A critique of slopegraphs

I’ve recently posted a pre-print of an article, A critique of slopegraphs, on SSRN. In the paper I provide a critique of the use of slopegraphs and present alternative graphics to use in their place, using the slopegraph displayed on the cover of Albert Cairo’s The Functional Art as motivation – below is my rendering of that slopegraph.

Initially I wanted to write a blog post about the topic – but I decided to give all of the examples and full discussion I wanted it would be far too long. So I ended up writing a (not so short) paper. Below is the abstract, and I will try to summarize it in a few quick points (but obviously I encourage you to read the full paper!)

Slopegraphs are a popular form of graphic depicting change along two independent axes by means of a connecting line. The critique here lists several reasons why interpreting the slopes may be misleading and suggests alternative plots depending on the goals of the visualization. Guidelines as to appropriate situations to use slopegraphs are discussed.

So the three main points I want to make are:

  • The slope is not the main value of interest in a slopegraph. The slope is itself an arbitrary function of how far away the axes are placed from one another.
  • Slopegraphs are poor for judging correlation and seeing a functional relationship between the two values. Scatterplots or just graphing the change directly are often better choices.
  • Slopegraphs are difficult to judge when the variance between axes changes (which produce either diverging or converging slopes) and when the relationship is negative (which produces many crossings in the slopes).

I’ve catalogued a collection of articles, examples and other critiques of slopegraphs at this location. Much of what I say is redundant with critiques of slopegraphs already posted in other blogs on the internet.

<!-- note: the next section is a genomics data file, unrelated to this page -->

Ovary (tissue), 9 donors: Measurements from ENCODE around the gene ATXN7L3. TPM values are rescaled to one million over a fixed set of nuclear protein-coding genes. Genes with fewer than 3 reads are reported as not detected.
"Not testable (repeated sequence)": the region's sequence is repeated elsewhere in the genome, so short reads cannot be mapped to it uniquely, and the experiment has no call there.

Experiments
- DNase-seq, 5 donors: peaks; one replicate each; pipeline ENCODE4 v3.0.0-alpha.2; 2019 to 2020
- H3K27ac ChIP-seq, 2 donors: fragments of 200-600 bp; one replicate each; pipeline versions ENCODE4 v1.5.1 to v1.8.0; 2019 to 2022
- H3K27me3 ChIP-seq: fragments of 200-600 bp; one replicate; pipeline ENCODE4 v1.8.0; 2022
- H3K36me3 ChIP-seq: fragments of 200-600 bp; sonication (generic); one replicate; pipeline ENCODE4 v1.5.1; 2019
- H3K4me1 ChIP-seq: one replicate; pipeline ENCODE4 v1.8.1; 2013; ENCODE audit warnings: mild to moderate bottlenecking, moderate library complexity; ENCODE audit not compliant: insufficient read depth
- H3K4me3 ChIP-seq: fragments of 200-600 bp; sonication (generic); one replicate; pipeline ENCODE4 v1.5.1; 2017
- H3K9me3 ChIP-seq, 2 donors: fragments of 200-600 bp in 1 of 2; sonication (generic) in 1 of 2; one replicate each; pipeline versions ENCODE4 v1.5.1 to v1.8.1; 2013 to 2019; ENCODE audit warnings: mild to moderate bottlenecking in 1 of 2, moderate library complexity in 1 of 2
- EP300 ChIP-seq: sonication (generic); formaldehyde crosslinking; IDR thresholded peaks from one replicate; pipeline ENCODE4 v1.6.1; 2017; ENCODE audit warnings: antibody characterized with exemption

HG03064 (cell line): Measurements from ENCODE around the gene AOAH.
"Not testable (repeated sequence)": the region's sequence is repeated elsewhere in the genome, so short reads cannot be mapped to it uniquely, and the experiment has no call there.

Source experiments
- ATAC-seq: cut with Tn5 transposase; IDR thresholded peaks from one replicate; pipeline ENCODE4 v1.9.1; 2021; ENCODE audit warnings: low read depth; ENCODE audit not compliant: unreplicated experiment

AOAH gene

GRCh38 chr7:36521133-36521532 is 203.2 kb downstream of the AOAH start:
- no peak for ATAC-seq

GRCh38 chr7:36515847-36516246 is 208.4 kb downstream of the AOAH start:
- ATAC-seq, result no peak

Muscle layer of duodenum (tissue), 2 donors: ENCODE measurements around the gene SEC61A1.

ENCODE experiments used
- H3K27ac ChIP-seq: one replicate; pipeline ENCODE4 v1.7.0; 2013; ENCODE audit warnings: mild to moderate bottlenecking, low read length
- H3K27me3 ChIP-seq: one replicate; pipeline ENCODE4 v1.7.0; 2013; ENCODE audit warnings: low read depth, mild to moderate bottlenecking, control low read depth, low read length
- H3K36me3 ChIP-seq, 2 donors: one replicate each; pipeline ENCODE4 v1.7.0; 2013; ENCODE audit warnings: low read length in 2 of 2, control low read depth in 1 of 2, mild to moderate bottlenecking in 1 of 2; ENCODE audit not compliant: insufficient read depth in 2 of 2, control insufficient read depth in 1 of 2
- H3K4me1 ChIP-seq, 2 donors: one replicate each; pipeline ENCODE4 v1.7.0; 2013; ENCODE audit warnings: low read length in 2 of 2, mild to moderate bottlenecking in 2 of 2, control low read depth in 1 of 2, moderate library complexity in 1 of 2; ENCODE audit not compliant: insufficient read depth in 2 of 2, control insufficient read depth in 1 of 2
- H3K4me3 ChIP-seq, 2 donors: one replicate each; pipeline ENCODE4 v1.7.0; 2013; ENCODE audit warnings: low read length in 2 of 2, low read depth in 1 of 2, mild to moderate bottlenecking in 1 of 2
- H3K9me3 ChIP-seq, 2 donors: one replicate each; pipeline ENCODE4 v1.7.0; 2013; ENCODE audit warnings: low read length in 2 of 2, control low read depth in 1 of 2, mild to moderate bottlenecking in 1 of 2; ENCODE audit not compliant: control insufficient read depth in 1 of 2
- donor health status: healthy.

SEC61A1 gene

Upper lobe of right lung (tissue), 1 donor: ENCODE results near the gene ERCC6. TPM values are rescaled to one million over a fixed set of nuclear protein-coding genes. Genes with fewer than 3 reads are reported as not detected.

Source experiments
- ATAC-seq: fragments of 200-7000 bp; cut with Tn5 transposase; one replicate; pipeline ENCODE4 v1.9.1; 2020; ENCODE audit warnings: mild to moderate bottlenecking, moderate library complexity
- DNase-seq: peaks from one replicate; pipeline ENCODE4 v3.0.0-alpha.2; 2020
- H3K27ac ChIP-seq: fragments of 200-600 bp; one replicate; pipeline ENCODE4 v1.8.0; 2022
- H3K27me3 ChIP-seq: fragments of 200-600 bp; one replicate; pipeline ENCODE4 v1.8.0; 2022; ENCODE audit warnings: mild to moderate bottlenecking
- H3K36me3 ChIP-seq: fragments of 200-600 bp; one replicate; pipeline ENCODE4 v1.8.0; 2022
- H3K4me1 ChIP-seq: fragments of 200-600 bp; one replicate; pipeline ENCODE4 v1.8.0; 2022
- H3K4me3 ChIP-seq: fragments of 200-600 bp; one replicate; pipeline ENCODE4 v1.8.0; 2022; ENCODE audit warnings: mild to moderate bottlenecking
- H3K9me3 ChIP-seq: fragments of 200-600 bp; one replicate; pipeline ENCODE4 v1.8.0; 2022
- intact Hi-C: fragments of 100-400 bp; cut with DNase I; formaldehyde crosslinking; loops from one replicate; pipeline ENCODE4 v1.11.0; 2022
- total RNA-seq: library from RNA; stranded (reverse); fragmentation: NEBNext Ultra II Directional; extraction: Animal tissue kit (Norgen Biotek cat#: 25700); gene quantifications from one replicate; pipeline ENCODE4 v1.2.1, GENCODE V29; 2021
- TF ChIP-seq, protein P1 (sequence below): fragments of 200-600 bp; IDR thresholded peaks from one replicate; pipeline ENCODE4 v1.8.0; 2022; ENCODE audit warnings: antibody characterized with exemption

I’m pretty sure my criminal justice colleagues will not be interested in the content of the paper, so I may need to cold email someone to review it for me before I send it off. So if you have comments or a critique of the paper I would love to hear it!

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  1. Jon K Peck

     /  March 19, 2014

    One other, perhaps obvious, point is that parallel coordinate plots in general become pretty useless with large or even medium size datasets – probably much more quickly than scatterplots degrade where techniques like hexbinning extend the usable range.

    Jon Peck (no “h”) aka Kim Senior Software Engineer, IBM peck@us.ibm.com phone: 720-342-5621

    • Yes I agree Jon. Most of the example slopegraphs in popular media I collected don’t have very many points (in general news-viz tend to be pretty insipid in terms of complexity they portray). The 51 points in the example Cairo graph is one of the largest.

      I have seen examples of PCP being binned or smoothed, e.g. (Wegman, 1990), although I’m unfamiliar with any implementation in modern software. Very judicious use of alpha blending helps some with the overplotting in that case.

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